But then when we got the chance to open up for other artists or started playing showcase gigs in New York City, we had no idea how to deliver a concise punch in a 30 to 40 minute set. I would often leave the stage after those short sets feeling good and warmed up, but with no place to put that hard-won energy. But all that time learning how to deliver a consistent effort over three hours did help us to adapt to the demands of a single short set and eventually we got pretty good at them. I found a satisfaction in putting together a solid single set that was different from the marathon of three back-to-back sets.

Weirdly, though, I felt like our ability to play those marathon nights took a hit for a while as we worked on this other way of playing. Ultimately, it was the moving back and forth between these two approaches that made us better overall, more flexible and able to deal with all kinds of different situations.

If we can get past where Muhammad was picked or that he was picked over other guys we see doing well, if we can understand that Rick Adelman was simply not going to play him much because that’s just not how Rick Adelman is, then I think we can see how Muhammad running 3-on-3 drills and sitting and watching every game save for blowouts was not going to help him. If he’s going to become anything, he needs to get back to playing the basketball equivalent of three 45-minute sets. He needs some space to actually play, to get a chance to be a guy getting 20-plus points a night. Maybe he shows enough to earn spot minutes when he comes back up to the Wolves, or maybe it’s enough to get another team interested in him.

Whichever way it goes, it’s hard to see it as being a negative for either Muhammad or the Wolves as a basketball team. If he grabs the opportunity in a positive way, he earns a better chance for himself in the NBA. If he doesn’t, he’s shown something else about himself. Feel free to take this as an indictment of the Wolves’ drafting strategy and the front office if you want. Just don’t take it that way because you can’t see what the D-League has to offer to a young player: a chance to experience a different context, a new challenge that can build new habits and understandings.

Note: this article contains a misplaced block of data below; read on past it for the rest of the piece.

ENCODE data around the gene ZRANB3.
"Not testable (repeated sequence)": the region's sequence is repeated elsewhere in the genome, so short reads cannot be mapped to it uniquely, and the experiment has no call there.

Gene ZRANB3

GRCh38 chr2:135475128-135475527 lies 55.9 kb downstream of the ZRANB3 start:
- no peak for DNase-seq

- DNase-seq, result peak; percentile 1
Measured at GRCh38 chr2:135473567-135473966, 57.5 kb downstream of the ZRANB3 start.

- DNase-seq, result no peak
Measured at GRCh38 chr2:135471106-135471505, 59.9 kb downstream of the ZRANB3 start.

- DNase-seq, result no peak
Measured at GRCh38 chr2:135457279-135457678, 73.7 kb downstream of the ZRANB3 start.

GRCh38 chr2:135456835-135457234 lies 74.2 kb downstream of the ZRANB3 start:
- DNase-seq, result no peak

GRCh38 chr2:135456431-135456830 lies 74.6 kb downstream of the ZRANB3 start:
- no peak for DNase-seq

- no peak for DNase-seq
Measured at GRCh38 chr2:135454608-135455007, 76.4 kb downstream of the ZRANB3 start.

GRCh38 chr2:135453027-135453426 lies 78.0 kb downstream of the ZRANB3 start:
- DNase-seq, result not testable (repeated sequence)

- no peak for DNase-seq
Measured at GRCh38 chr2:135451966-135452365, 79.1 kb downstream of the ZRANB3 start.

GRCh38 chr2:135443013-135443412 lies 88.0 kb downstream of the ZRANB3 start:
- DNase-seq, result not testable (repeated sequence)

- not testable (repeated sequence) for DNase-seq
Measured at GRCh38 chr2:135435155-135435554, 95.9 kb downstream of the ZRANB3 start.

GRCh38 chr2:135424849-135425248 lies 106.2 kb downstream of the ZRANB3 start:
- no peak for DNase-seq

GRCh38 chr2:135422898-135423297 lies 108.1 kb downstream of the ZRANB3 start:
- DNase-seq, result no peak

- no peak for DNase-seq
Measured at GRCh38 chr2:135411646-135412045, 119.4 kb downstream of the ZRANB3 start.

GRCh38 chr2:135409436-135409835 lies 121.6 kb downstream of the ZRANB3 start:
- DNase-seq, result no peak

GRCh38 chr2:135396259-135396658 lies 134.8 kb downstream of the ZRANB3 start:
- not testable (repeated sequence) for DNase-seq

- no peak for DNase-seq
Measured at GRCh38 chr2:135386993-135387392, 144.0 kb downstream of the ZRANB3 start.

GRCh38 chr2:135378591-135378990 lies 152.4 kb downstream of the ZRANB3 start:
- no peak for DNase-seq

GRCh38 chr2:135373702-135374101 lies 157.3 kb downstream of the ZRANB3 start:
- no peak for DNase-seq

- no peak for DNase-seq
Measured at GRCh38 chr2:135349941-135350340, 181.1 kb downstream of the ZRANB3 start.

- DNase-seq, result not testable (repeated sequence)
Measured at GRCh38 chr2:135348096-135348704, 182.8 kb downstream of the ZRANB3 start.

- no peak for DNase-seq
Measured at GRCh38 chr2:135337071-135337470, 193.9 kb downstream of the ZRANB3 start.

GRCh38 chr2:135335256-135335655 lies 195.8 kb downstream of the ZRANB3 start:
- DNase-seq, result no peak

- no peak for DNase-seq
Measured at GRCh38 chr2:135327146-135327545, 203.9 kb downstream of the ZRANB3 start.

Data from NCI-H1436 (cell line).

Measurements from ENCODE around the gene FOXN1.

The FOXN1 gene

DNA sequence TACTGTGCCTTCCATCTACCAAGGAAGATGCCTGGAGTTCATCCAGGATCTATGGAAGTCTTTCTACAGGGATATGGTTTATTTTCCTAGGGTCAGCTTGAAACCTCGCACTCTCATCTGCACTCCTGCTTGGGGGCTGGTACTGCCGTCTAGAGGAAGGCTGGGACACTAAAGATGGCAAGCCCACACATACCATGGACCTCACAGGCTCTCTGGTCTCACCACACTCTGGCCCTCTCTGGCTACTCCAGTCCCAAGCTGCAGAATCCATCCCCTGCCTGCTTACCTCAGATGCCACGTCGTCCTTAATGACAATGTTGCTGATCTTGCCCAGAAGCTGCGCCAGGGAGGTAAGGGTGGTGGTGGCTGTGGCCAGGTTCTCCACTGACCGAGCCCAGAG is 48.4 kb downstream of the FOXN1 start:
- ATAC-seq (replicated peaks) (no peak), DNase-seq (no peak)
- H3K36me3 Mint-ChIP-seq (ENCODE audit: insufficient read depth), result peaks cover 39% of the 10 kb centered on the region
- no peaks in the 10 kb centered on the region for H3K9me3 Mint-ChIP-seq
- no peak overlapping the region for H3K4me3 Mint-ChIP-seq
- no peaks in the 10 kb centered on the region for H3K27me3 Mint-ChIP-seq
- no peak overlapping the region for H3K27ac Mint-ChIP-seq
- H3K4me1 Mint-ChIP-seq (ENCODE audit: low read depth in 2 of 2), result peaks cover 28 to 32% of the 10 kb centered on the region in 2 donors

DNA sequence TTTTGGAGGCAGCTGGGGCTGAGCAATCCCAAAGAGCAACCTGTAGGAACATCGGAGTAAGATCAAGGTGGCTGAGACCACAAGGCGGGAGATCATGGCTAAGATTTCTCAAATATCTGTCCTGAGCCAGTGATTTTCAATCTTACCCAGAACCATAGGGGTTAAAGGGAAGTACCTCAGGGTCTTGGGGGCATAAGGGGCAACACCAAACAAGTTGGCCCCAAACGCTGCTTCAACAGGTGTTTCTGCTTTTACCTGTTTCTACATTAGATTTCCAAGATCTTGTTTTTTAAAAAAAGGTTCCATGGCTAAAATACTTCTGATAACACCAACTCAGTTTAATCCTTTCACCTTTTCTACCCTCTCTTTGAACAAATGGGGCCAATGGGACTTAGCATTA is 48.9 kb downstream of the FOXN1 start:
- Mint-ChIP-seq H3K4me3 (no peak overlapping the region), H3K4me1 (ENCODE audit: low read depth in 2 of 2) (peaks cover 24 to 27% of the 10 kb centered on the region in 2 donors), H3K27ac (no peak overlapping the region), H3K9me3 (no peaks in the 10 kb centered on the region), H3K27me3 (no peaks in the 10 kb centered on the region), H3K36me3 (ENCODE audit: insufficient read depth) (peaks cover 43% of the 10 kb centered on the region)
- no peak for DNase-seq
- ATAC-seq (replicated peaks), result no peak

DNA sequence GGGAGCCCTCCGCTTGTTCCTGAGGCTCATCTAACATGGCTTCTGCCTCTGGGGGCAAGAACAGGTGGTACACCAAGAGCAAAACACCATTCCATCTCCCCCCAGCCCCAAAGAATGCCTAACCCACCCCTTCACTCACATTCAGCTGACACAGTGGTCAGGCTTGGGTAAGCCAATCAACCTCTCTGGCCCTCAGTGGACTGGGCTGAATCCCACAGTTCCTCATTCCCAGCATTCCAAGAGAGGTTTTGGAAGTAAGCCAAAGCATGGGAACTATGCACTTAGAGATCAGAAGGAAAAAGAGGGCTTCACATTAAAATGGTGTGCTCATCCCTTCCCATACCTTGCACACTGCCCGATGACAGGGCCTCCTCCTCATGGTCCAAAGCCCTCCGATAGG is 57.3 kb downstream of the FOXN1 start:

Steve McPherson

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6 responses to A New Context: Muhammad Assigned to Iowa Energy

  1. The only negative is that he didn’t go to the D-League sooner, though I understand why they wanted to have him around in case of emergency while Chase recovered from his injury.

  2. Muhammad resisted being sent to the D-league, playing time or no, before being “pursuaded to go” by Flip and Adelman this week, and we will recall that Flip threatened to demote him to the D-league when Muhammad was kicked out of the rookie orientation over the summer to teach him a lesson. So while I agree that the D-league is a valuable resource for developing young players and should be good for Muhammad if he wants to get what he can get out it (not clear to me that is actually the case, but we can hope), a big part of the reason why the D-league is viewed as a demotion / punishment by fans is because it is sometimes used that way by GMs and viewed that way by players. So I don’t agree this is an issue of fan education, but rather that the teams themselves need to take a more coherent and professional position on how to best utilize the D-league.